When confronted on this, the Facebook folks pretty much shrugged and agreed that those censorship efforts had been a mistake.

“We were under pressure from the administration and others to do more,” Facebook’s vice president of content policy said before Congress. “We shouldn’t have done it.” 

And yet here they are, doing that very same thing again and the timing is as suspect as can be — just a week ago, the Supreme Court threw out a lawsuit that could have put a stop to efforts by the government to influence the way social media companies moderate certain content.

Suddenly it was OK for the Biden administration to whisper into the ears of Facebook executives again, and almost immediately after the ruling came down, the Maine Wire purge was underway. On top of the 3,600 posts that were removed, thousands and thousands of comments made on those posts were also removed. 


“To be clear, it’s not just the Maine Wire that was censored here,” said Steven Robinson, editor-in-chief of the publication. “It was Maine Wire readers. Nearly 4,000 posts were removed from their profiles. 

“In other words,” he said, “this was a broad attempt, based on sketchy untrue reasoning, to censor anyone from sharing content, and no one at Facebook will give an honest answer why.” 

The Maine Wire, some may know, covers area news with an emphasis on conservative topics. They are not unlike many other independent news groups that have appeared in recent years except for the fact that they lean right and so their work is considered verboten by some.  

But here, the usual trappings of left vs right should not matter even a whit. If Facebook was presently at work shutting down the Marxist Gazette or the Che Guevera Tribune, I’d be equally outraged, honestly. It’s not who they censored, it’s that they censored at all. Censorship in all forms is abhorrent to me and should be to everyone who fancies himself free. 

As we move toward yet another heinous presidential election, the people need uninhibited access to information more than ever. They should be free to consult with sources on both ends of the political spectrum and everything in between without interference from Big Brother or his obnoxious cousins.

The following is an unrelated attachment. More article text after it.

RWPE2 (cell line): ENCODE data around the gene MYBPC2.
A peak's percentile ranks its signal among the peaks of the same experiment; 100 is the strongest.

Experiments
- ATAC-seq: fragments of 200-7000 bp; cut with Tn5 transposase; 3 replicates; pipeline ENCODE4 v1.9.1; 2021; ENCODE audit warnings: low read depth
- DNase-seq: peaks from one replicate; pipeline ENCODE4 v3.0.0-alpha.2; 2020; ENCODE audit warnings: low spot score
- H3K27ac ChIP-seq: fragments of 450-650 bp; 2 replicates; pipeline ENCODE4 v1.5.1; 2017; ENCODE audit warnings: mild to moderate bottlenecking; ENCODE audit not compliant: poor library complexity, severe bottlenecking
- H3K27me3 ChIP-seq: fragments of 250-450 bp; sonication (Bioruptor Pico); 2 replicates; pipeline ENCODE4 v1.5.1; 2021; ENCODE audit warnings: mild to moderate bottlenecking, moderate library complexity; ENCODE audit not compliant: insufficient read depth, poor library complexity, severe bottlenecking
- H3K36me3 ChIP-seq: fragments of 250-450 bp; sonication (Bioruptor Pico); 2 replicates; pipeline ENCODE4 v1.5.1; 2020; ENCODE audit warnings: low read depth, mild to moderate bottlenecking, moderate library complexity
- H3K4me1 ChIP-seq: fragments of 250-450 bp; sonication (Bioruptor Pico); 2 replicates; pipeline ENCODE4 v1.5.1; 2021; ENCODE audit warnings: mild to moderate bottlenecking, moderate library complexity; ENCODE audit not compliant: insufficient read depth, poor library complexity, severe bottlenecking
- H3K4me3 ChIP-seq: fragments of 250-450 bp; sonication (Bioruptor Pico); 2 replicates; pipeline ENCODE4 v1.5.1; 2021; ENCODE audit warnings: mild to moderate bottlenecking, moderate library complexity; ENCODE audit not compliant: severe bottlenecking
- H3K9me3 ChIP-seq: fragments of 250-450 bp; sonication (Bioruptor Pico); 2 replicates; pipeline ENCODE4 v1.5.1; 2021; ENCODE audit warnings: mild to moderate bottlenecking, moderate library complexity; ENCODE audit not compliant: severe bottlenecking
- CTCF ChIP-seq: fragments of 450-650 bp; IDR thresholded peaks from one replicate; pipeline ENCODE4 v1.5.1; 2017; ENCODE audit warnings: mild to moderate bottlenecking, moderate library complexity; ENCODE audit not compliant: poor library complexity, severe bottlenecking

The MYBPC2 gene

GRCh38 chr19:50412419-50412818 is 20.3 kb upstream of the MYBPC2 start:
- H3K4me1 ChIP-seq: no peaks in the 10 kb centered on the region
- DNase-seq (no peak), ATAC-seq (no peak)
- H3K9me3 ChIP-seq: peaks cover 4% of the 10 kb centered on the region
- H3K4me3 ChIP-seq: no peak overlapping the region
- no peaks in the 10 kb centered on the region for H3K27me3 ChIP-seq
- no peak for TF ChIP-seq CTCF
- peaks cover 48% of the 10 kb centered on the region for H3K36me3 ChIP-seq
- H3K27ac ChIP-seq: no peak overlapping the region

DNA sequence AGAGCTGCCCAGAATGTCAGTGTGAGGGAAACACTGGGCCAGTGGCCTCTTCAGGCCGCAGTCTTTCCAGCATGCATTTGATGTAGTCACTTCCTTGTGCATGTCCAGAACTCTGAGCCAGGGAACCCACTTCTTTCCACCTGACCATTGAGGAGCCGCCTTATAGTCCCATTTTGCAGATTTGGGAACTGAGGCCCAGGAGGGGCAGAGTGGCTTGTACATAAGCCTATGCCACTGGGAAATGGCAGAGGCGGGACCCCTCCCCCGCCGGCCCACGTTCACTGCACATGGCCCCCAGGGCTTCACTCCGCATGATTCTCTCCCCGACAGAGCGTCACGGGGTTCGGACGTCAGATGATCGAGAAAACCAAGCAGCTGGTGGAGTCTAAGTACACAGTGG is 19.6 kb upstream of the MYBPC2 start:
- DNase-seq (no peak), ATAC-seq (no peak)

But now, with just months until Election Day, the meddling has begun again, and that should infuriate both red and blue. Our government went before the Supreme Court last week to argue they should be free to pressure social media companies to limit what information we the people can see with our own eyes. And they won that fight, which ought to make your skin crawl, your spine tingle and your face redden to the point of boiling. 


Independence Day is upon us and I can’t think of anything more antithetical to that than the suppression of speech. 

Love the Maine Wire? Hate it? It shouldn’t matter. This poisonous coupling of government and corporate power should be a thing that is repellant to every one of us. 

By Monday afternoon, Robinson was still getting emails from readers wondering why they were being threatened and scolded by Facebook. He plans to take legal action against Facebook and to fight the decision to target his publication wherever he can. 

Frankly, I hope when the time comes, he has a legion of supporters behind him.

Now THAT, friends, is how you celebrate Independence Day. 

When he isn’t championing free speech, Mark LaFlamme is the crime reporter for the Sun Journal, and can be reached at mlaflamme@sunjournal.com